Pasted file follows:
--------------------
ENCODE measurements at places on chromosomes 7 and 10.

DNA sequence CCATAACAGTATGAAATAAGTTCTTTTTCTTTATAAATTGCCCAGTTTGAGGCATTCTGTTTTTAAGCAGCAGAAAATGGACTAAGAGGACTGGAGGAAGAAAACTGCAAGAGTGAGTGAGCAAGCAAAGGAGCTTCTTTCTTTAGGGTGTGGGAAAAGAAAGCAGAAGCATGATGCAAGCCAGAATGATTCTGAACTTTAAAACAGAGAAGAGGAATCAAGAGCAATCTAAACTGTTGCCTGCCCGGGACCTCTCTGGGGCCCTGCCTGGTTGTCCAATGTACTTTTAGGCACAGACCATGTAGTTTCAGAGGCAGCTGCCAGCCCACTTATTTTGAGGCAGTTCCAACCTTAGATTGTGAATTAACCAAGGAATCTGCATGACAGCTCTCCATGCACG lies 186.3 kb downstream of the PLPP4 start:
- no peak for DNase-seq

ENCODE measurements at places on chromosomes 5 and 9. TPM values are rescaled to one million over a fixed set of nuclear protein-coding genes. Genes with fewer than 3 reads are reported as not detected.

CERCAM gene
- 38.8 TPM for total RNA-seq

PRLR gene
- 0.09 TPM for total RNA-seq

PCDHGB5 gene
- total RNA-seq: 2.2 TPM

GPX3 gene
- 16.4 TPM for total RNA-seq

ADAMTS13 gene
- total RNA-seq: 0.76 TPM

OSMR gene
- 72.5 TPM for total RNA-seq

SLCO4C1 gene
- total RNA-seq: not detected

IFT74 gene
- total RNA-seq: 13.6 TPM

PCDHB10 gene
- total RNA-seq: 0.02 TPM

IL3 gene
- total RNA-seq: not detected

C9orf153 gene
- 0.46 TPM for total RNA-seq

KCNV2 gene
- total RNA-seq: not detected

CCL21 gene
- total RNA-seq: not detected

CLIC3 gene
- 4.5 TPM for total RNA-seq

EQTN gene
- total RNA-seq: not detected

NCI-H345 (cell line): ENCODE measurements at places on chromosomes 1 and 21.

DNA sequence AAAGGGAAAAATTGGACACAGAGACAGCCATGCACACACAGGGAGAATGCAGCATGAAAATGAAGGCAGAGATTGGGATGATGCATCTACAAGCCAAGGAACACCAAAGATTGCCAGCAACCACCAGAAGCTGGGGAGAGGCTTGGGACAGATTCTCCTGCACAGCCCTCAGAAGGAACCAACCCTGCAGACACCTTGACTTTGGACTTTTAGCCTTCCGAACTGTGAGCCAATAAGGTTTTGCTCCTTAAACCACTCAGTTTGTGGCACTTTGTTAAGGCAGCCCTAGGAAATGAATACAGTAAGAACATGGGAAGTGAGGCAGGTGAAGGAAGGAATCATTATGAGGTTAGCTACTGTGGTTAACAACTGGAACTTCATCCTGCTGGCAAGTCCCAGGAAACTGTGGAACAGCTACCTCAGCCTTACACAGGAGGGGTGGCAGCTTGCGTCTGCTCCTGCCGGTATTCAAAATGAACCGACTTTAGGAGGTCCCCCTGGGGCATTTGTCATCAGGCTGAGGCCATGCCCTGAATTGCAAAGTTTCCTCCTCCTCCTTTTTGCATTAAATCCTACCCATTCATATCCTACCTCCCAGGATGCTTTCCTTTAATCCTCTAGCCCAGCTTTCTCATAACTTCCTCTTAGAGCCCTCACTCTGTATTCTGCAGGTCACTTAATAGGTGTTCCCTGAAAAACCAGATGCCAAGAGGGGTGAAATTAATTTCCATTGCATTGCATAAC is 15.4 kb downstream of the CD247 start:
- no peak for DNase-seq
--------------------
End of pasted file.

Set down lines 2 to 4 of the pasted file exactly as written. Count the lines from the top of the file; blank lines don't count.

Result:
DNA sequence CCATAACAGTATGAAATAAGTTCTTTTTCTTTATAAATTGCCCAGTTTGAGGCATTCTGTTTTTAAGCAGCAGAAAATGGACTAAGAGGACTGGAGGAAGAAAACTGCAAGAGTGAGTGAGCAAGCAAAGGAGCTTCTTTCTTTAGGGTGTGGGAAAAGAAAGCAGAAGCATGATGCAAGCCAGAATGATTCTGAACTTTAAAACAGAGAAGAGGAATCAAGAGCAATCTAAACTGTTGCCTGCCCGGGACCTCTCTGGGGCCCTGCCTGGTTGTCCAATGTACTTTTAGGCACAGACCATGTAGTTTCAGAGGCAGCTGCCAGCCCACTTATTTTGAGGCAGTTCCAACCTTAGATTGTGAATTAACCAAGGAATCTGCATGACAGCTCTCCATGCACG lies 186.3 kb downstream of the PLPP4 start:
- no peak for DNase-seq

ENCODE measurements at places on chromosomes 5 and 9. TPM values are rescaled to one million over a fixed set of nuclear protein-coding genes. Genes with fewer than 3 reads are reported as not detected.